As Kickstarter has taken off like – well, a popular Kickstarter project – over the past year, especially in the gaming sector, backers have noticed a few inconsistencies with the platform. For one, projects aren't vetted for plausibility or quality outside of a standard registration form; your grandmother could accidentally promise the world 500 pounds of brownies if she raises $5, and there's nothing holding her to following through or using that money for brownie-related purposes.
For another, Kickstarter is US only. Creative ventures outside of the US can't begin a crowd-funded project, though anyone with a major credit card can donate to a project and watch its success with yearning in his heart. Also, Kickstarter caters to a wide range of products and ideas, making its reach broad but its expertise in handling any one industry dim.
Gamesplanet Lab is a new crowd-funding platform that handles only gaming projects, has a strict vetting and follow-through contract, and is based in Europe but is able to host projects from around the world. Yes, that does sound like everything you ever wanted in Kickstarter. The only thing Gamesplanet Lab needs now is proof that it can work – it needs a breakout crowd-funding success.
Gamesplanet Lab is starting with two games from established, proven indie developers, 3AM Studios (of parent company Frogwares) and Pendulo Studios. Both are based in Europe and therefore can't use Kickstarter to raise money for their new games, but that's not the only reason they chose to work with Gamesplanet Lab.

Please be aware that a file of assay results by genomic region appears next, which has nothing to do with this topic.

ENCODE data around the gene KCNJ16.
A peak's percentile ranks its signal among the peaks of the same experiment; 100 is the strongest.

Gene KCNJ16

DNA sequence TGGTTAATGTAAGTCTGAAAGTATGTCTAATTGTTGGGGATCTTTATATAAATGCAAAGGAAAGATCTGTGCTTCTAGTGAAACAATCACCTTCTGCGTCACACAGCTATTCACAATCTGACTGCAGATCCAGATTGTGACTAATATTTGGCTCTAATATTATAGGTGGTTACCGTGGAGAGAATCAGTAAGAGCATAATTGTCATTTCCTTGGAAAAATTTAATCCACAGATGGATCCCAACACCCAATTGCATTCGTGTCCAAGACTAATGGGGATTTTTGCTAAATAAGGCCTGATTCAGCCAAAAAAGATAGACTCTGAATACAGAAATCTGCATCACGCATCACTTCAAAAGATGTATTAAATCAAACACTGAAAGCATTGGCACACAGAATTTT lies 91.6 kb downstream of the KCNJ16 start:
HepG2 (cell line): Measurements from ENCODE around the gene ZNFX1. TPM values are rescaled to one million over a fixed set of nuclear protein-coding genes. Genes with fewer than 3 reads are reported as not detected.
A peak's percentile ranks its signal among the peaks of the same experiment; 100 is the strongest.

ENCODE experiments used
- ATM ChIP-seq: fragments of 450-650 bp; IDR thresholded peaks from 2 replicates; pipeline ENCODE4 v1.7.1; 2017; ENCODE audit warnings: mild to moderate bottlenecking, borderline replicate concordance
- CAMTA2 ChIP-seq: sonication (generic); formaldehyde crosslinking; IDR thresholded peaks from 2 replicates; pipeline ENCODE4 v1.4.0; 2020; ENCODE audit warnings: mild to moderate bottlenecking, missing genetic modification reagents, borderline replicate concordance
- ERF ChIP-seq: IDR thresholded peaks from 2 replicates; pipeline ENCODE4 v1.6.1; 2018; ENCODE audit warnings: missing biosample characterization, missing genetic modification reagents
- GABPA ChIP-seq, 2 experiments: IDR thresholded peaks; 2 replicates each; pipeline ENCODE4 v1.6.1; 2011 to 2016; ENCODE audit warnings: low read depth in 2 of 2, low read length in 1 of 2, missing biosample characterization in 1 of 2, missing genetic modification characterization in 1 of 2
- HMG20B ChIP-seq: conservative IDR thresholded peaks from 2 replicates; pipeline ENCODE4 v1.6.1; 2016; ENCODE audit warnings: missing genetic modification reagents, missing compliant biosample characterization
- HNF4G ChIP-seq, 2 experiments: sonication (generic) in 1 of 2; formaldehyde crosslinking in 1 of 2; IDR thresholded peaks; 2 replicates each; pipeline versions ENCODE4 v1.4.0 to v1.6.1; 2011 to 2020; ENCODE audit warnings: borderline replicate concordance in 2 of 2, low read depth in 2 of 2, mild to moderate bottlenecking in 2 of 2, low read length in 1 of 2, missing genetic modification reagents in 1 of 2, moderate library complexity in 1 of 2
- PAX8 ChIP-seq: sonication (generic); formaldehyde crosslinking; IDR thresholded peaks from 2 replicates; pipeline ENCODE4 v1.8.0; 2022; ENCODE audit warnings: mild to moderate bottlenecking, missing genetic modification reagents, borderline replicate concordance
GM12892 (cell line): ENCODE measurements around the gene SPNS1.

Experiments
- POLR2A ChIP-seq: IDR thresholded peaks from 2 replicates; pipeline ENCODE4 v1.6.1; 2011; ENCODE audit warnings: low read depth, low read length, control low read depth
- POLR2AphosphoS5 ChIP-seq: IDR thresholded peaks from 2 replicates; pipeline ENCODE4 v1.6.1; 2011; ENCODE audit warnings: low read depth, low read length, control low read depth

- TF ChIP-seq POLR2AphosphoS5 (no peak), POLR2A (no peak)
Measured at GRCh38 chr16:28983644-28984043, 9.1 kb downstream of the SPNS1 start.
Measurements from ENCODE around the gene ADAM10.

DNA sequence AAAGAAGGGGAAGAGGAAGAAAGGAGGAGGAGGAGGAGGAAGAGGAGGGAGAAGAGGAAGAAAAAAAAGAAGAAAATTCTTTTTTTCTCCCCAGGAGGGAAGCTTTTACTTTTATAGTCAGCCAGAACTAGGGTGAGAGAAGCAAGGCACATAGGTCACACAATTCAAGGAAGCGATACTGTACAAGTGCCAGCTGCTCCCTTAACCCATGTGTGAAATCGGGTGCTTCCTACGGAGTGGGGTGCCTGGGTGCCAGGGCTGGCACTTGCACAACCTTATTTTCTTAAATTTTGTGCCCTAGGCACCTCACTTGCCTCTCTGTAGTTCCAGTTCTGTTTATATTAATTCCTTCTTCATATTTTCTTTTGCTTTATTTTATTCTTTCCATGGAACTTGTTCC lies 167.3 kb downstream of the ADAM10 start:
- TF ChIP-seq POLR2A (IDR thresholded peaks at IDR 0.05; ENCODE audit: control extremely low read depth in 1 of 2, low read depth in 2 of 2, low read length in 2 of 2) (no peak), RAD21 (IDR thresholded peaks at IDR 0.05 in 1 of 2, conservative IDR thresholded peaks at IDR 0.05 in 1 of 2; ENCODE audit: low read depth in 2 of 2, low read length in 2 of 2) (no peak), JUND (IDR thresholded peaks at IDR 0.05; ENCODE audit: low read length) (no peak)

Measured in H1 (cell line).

"Gamesplanet is really pushing the project, offering us all technical support, talking about it everywhere, giving a lot of advice," Pendulo Studios' Josue Monchan tells Joystiq. "When we met them, I had no idea that crowdfunding meant so much for them."
Gamesplanet Lab is a "crowd-creating" platform and appears to act more as a project manager for its games, rather than as a third-party fundraising site. Gamesplanet Lab contracts with each project and helps them set up reward tiers and betas, interact with the community, and manage players' expectations with more transparency than is possible without such a close relationship. The Lab also helps projects with creating and distributing a final product after it's been funded.
"Gamesplanet Lab is European by birth but we really expect to submit our projects and ideas all around the world," Gamesplanet's Pierre Forest says. "What is important are the projects we propose, not the platform which is hosting it. Thanks to the Internet, we think that if you make the effort to speak different languages and try to understand people's expectations, you can overpass borders."
The Lab itself is the brainchild of Gamesplanet, an independent games distributor based in Paris but doing business in five languages and across three currencies, and Ulule, a European crowdfunding platform. One of Gamesplanet Lab's biggest draws for consumers, its vetting process, isn't a strict, streamlined ordeal – but it is intensive.
"At that step, I have to admit there is no real process, no guy with a tie reviewing project holders' curriculum vitae that you can contact, I'm afraid," Forest says. "We discuss a lot of the project before, we discuss about the budget, the calendar, what kind of rewards we would have to create, based on what creativity and what kind of proximity the project holder can offer to the users. We also like to find some silly, new ideas, like the one not to release the game if the backers are not 80 percent happy with it. This is the process we set up with Magrunner, for instance."
Magrunner, the Gamesplanet Lab title from 3AM Studios, is a first-person puzzler set in a futuristic 3D world. It's looking to raise €100,000 ($122,570) – on top of the €800,000 ($980,560) it already has. Magrunner is almost entirely complete, with 25 of 41 levels developed with Unreal Engine. The extra cash would allow 3AM to add more content: €100,000 adds a PVP mode, €200,000 makes it available on Mac and adds 10 extra levels, etc.